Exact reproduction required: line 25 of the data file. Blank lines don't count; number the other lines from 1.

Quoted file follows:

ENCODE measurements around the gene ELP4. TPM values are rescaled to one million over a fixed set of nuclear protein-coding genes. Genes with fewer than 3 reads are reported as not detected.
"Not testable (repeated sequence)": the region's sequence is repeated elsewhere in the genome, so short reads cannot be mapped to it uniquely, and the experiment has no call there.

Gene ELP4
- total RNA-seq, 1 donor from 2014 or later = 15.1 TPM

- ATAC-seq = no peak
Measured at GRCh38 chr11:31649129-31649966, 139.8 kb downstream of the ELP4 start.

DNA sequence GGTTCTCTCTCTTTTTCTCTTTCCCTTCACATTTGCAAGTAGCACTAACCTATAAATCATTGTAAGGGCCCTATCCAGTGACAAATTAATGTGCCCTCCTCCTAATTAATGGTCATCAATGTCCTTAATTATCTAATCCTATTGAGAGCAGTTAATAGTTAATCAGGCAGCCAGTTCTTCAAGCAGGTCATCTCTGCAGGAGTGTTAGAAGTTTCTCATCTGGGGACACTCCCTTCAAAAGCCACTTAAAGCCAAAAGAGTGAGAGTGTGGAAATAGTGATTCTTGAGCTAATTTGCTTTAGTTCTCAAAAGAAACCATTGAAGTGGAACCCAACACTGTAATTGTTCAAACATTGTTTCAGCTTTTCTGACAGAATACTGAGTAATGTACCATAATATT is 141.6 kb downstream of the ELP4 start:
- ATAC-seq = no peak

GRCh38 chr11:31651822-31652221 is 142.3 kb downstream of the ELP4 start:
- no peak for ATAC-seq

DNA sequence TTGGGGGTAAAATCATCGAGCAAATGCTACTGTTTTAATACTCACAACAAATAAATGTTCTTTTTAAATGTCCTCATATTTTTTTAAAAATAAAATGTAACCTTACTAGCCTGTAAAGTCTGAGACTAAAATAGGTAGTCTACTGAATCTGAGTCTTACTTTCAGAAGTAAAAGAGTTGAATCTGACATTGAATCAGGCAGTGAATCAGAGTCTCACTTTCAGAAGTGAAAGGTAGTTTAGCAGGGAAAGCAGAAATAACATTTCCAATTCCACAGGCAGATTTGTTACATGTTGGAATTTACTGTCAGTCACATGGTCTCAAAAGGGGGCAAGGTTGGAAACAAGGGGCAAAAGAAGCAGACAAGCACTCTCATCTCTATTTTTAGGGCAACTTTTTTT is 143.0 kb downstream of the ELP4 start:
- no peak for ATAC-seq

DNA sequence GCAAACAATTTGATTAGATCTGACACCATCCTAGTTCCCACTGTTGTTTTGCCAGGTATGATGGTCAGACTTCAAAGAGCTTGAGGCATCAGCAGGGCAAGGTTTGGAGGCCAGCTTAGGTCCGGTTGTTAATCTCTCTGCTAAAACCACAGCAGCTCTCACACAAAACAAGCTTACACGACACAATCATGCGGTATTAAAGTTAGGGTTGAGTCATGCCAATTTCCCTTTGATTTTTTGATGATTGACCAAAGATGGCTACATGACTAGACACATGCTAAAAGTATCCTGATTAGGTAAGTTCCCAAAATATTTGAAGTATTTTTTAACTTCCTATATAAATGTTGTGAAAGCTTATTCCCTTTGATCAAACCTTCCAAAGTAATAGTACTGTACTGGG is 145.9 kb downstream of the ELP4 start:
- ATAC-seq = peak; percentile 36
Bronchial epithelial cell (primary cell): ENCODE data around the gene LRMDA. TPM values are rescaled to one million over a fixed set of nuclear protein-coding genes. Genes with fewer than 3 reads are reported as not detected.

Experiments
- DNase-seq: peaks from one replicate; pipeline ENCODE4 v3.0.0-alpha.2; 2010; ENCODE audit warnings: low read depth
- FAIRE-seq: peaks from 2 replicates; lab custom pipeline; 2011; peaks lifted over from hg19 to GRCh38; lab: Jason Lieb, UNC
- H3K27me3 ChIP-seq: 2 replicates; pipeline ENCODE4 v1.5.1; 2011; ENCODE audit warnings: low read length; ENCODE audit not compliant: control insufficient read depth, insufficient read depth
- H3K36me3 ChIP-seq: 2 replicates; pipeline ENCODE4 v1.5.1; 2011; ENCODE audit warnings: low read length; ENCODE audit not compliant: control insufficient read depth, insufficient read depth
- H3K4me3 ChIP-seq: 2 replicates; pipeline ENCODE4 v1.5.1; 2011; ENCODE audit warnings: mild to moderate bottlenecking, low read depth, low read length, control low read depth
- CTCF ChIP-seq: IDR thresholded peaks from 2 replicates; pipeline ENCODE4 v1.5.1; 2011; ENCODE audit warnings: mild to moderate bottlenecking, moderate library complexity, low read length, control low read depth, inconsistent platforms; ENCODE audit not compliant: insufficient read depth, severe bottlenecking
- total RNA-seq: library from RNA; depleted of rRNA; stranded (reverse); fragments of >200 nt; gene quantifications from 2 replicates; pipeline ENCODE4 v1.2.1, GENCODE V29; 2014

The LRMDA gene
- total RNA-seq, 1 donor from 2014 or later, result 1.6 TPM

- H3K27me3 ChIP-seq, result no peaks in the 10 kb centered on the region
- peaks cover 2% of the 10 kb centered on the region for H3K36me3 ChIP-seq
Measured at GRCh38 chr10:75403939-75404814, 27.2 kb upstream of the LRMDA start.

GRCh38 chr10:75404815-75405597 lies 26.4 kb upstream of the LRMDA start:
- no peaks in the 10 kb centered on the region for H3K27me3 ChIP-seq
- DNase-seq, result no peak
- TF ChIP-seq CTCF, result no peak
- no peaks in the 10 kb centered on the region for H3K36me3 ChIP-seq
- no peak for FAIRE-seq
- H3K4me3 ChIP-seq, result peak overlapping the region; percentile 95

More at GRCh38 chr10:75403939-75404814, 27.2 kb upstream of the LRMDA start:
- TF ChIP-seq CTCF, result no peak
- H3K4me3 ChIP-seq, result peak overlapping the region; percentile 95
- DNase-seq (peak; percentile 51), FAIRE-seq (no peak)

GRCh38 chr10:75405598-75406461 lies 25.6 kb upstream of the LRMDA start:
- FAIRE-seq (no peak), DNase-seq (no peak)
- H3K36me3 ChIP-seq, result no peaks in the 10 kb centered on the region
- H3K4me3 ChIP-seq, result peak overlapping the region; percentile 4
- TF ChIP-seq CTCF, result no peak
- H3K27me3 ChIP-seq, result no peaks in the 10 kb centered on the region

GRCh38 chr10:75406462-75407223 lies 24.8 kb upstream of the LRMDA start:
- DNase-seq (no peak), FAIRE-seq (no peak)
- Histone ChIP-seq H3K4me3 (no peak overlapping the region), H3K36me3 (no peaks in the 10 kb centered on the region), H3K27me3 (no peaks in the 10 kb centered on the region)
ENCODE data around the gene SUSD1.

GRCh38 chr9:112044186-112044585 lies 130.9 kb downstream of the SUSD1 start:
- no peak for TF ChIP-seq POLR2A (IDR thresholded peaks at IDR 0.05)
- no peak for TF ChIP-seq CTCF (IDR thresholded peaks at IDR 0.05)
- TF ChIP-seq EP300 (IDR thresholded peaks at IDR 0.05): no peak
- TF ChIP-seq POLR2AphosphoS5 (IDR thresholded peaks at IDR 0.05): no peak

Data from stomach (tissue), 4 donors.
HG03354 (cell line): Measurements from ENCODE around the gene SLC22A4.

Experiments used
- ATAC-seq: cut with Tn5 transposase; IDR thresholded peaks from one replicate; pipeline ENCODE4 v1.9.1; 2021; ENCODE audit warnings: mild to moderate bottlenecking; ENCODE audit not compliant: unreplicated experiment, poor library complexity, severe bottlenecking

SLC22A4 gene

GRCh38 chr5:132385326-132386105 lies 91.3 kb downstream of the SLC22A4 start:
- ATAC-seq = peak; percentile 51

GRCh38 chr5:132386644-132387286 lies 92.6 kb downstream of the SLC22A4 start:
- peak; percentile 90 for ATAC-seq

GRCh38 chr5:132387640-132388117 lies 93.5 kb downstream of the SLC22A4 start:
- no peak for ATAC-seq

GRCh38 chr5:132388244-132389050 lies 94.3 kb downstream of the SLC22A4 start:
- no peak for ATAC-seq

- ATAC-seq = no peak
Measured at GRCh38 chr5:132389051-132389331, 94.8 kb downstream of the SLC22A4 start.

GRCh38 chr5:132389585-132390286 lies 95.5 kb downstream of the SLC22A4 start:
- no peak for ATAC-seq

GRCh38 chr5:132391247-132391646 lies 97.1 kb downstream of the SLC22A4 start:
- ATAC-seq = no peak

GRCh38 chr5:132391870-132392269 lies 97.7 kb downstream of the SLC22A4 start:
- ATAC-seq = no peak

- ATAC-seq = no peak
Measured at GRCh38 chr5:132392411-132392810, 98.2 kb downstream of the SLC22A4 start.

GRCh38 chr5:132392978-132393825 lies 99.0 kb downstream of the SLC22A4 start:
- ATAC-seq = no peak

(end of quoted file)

- total RNA-seq, 1 donor from 2014 or later, result 1.6 TPM